Recent Press Releases

Washington, D.C. —  Senator John Thune yesterday introduced an amendment to the Interior and Environment Appropriations bill currently before the Senate that would prohibit the Environmental Protection Agency (EPA) from moving forward with regulations taxing carbon emitted by stationary sources, such as power plants, refineries, and factories, if those regulations are projected to raise electricity and/or gasoline prices as determined by the Energy Information Administration. The EPA is expected to release an endangerment finding soon that would trigger new regulations under the Clean Air Act, including the regulation of carbon dioxide.

"Unilateral regulation of carbon dioxide emissions by the EPA could cost Americans their jobs, increase energy prices, and have a disproportionate impact on rural areas like South Dakota, all while failing to address the root issue of global greenhouse gas emissions," said Thune. "By moving forward with their endangerment finding, the EPA could impose a new tax on American energy consumers without open debate in Congress. Over regulation could easily put the United States at a competitive disadvantage with developing nations such as China and India, where environmental protection takes a back seat to economic development."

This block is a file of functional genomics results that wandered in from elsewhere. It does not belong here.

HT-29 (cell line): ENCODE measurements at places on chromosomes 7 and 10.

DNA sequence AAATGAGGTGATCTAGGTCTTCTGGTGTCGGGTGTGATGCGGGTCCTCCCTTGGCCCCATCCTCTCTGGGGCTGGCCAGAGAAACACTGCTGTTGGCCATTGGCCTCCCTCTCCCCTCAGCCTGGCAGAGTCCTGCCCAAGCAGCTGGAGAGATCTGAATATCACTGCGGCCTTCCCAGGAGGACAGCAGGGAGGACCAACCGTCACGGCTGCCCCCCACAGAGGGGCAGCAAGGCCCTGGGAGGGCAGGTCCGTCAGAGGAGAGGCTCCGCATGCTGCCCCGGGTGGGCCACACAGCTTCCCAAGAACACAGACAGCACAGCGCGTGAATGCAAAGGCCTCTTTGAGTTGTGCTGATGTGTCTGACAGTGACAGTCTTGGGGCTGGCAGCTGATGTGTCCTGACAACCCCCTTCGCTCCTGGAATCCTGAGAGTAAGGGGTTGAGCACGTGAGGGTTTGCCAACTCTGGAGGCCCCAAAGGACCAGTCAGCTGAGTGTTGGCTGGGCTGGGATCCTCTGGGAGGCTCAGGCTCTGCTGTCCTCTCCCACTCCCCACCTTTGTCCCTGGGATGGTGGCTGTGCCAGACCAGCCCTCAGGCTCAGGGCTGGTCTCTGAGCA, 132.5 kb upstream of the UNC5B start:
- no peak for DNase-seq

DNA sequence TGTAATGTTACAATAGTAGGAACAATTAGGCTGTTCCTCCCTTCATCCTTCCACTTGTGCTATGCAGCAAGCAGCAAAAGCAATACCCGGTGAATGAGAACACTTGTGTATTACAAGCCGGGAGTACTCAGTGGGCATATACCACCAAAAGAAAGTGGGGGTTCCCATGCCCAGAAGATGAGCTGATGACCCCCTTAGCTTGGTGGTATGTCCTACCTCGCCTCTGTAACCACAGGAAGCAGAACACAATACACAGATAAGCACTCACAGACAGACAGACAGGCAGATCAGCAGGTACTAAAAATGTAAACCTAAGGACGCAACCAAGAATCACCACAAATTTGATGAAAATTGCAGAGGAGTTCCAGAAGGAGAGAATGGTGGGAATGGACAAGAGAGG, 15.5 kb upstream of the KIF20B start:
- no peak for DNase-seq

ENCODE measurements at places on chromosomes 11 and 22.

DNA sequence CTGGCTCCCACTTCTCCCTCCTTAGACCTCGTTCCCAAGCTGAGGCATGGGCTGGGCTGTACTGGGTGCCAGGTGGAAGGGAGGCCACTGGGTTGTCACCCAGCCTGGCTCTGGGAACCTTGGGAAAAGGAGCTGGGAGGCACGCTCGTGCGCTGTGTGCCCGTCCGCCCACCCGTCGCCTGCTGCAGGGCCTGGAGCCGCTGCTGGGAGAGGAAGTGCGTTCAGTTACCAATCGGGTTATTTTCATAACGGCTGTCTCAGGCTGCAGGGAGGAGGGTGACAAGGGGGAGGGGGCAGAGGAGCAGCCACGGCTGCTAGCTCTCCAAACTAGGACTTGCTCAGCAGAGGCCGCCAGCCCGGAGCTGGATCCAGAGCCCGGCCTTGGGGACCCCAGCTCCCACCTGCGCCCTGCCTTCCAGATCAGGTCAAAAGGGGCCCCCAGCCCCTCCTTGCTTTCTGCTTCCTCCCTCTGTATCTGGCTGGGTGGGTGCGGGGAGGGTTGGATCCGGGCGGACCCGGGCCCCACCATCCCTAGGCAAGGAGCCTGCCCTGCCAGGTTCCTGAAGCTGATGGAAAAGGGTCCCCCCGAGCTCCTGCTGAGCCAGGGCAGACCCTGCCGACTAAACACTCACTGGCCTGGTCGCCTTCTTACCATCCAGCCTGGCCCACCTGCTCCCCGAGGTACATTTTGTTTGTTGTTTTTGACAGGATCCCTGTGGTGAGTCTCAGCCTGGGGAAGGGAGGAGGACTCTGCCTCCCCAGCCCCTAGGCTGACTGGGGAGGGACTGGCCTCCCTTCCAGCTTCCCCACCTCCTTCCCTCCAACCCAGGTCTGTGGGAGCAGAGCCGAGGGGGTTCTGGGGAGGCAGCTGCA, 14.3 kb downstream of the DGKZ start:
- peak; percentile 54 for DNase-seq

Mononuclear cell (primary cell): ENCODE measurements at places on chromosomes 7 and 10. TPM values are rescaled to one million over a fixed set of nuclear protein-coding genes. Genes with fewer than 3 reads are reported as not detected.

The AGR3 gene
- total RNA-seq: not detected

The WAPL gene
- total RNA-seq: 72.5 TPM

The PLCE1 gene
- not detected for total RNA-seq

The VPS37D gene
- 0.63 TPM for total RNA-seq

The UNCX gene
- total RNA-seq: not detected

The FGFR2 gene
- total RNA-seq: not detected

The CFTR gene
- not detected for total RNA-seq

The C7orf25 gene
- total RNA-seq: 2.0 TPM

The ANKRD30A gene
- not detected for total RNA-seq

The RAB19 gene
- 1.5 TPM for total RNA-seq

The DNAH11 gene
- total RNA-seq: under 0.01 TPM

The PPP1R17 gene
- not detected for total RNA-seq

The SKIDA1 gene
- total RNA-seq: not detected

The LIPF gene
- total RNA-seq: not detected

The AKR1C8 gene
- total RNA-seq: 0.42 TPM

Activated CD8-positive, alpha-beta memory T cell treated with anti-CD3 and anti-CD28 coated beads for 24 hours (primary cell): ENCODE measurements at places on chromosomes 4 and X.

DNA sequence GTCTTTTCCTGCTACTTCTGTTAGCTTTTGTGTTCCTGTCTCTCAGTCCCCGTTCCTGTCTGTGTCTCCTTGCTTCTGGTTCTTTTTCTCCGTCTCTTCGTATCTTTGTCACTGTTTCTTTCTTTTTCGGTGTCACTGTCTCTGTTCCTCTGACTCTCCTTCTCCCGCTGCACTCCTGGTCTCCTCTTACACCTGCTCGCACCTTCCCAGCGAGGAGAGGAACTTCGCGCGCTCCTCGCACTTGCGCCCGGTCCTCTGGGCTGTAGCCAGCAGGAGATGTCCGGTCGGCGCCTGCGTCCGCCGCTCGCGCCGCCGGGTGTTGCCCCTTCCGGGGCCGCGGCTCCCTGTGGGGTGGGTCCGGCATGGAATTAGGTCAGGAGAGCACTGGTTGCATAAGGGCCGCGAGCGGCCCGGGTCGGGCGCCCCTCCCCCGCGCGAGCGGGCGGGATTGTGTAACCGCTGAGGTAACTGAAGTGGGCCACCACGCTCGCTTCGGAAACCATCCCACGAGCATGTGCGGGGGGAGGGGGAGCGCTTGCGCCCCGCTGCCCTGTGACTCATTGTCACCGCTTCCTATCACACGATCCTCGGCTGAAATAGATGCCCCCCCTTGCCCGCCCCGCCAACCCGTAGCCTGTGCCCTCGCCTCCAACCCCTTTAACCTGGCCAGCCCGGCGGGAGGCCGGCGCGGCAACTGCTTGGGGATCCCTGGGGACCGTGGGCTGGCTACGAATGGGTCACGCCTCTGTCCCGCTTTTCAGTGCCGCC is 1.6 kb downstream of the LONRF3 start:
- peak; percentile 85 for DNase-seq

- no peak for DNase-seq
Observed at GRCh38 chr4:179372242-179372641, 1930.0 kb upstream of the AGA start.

Pending the outcome of the final endangerment finding, the EPA might be legally bound to regulate all sources that emit over 250 tons of carbon dioxide annually. This could lead to new taxes on over 1 million carbon emitting entities nationwide, including commercial buildings, schools, churches, and restaurants in addition to power plants, refineries, ethanol plants, and manufacturing facilities.

In addition to his own amendment, Senator Thune is cosponsoring an amendment with Senator Lisa Murkowski (R-AK) that would prohibit the EPA from moving forward in the next year with any carbon tax on a stationary source.

"Carbon regulation is too important for the EPA to act without Congressional consent," added Thune. "The American people, through their elected representatives, deserve to have a voice in this discussion. New carbon regulations could have significant consequences for all American consumers, and therefore should not be a result of closed door policymaking by the Obama administration."